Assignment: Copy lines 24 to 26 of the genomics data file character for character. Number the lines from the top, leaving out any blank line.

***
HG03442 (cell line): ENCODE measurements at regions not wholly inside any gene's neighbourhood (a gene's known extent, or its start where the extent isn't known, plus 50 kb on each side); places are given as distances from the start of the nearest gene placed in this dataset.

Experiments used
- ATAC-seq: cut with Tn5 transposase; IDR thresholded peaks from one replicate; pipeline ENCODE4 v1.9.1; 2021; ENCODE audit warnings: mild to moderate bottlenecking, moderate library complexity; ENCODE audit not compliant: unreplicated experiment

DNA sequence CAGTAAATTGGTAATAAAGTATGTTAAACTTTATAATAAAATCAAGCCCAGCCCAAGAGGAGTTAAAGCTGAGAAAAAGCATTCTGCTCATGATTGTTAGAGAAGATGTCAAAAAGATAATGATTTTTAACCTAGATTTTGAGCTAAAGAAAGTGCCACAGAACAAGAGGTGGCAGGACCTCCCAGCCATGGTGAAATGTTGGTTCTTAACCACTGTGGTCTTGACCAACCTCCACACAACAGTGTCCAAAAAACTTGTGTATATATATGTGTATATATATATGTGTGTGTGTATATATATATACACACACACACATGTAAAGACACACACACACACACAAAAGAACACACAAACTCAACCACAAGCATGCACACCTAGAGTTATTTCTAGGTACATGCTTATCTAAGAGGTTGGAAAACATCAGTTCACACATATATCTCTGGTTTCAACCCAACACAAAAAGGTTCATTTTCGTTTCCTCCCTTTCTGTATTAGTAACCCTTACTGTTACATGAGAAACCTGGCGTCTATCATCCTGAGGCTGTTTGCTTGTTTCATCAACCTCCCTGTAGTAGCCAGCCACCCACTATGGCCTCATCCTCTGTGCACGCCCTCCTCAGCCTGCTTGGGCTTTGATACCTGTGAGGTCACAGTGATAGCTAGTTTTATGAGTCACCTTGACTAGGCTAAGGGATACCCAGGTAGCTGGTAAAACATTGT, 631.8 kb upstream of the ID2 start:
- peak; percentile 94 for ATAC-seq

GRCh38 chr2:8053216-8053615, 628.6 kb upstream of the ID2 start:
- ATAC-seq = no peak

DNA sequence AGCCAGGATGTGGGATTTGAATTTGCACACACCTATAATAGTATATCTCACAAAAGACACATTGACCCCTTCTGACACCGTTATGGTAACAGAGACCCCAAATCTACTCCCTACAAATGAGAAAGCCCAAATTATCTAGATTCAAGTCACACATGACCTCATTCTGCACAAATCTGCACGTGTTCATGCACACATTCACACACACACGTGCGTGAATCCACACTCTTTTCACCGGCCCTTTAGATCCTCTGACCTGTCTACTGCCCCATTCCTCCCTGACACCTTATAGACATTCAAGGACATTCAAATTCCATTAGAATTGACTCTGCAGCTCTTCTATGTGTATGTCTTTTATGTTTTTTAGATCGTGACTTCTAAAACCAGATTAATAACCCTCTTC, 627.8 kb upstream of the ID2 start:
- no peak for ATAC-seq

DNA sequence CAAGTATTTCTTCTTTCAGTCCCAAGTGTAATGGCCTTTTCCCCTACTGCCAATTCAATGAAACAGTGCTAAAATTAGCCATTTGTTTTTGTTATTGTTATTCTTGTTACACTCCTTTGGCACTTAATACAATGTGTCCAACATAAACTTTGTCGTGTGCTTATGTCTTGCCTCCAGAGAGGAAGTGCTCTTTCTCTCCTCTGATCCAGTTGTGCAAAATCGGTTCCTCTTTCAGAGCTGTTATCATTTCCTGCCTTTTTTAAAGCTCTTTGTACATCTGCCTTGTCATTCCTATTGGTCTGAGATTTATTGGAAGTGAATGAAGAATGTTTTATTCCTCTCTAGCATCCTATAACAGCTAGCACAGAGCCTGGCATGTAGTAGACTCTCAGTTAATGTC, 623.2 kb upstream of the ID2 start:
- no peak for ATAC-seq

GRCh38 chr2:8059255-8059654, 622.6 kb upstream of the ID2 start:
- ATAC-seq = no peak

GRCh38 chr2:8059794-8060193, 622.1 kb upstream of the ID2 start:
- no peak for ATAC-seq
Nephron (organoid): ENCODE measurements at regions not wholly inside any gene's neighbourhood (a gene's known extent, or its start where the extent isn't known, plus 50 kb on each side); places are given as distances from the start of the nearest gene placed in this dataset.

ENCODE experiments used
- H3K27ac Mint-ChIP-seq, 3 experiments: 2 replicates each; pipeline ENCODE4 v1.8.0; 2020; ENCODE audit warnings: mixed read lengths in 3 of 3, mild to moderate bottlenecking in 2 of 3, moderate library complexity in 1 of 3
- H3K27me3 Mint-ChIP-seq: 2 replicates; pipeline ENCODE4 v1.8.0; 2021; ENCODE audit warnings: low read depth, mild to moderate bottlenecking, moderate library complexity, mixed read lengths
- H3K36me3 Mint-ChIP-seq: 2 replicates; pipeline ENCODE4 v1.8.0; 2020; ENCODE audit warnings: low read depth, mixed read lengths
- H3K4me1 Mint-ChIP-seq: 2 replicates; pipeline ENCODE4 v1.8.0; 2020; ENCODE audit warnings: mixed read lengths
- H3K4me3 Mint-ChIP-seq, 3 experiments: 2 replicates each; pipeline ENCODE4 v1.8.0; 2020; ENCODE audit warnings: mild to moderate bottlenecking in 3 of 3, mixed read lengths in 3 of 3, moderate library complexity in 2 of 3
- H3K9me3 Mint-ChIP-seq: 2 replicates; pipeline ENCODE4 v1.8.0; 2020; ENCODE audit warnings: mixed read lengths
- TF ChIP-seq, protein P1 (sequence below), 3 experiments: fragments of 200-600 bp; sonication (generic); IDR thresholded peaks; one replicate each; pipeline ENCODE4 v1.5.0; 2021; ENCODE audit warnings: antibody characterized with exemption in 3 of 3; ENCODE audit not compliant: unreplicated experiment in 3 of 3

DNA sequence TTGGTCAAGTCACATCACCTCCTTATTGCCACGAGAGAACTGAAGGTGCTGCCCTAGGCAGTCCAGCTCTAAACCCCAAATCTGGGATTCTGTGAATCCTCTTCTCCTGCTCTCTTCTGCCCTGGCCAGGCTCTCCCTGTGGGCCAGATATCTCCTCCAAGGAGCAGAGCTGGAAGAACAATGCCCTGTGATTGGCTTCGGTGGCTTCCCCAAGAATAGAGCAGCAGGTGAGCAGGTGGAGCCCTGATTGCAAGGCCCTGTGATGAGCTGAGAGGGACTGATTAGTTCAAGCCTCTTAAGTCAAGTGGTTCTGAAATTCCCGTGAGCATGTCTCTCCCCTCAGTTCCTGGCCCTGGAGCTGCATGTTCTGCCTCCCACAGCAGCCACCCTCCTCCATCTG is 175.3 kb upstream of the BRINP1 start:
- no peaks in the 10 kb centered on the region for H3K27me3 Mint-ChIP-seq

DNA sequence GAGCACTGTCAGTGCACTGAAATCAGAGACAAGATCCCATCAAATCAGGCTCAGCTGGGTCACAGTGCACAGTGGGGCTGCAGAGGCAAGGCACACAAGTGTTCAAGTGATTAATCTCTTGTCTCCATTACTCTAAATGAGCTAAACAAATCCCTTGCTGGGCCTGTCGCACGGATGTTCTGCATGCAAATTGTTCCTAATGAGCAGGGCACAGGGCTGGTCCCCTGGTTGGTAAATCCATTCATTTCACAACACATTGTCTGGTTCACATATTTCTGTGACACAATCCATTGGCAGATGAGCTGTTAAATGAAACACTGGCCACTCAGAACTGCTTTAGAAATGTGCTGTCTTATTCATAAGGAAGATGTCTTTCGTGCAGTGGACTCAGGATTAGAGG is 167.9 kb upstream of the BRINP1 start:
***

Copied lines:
- TF ChIP-seq, protein P1 (sequence below), 3 experiments: fragments of 200-600 bp; sonication (generic); IDR thresholded peaks; one replicate each; pipeline ENCODE4 v1.5.0; 2021; ENCODE audit warnings: antibody characterized with exemption in 3 of 3; ENCODE audit not compliant: unreplicated experiment in 3 of 3

DNA sequence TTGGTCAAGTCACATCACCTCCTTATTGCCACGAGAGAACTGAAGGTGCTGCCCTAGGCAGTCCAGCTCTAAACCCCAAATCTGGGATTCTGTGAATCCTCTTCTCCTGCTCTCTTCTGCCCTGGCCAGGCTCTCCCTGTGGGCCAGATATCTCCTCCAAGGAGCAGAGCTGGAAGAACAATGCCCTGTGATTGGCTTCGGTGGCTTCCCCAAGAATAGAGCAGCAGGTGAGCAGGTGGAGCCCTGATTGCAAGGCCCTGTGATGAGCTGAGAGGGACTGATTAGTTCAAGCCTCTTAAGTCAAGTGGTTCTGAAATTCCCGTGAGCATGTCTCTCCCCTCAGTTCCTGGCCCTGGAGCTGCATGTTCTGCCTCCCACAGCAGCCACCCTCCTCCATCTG is 175.3 kb upstream of the BRINP1 start:
- no peaks in the 10 kb centered on the region for H3K27me3 Mint-ChIP-seq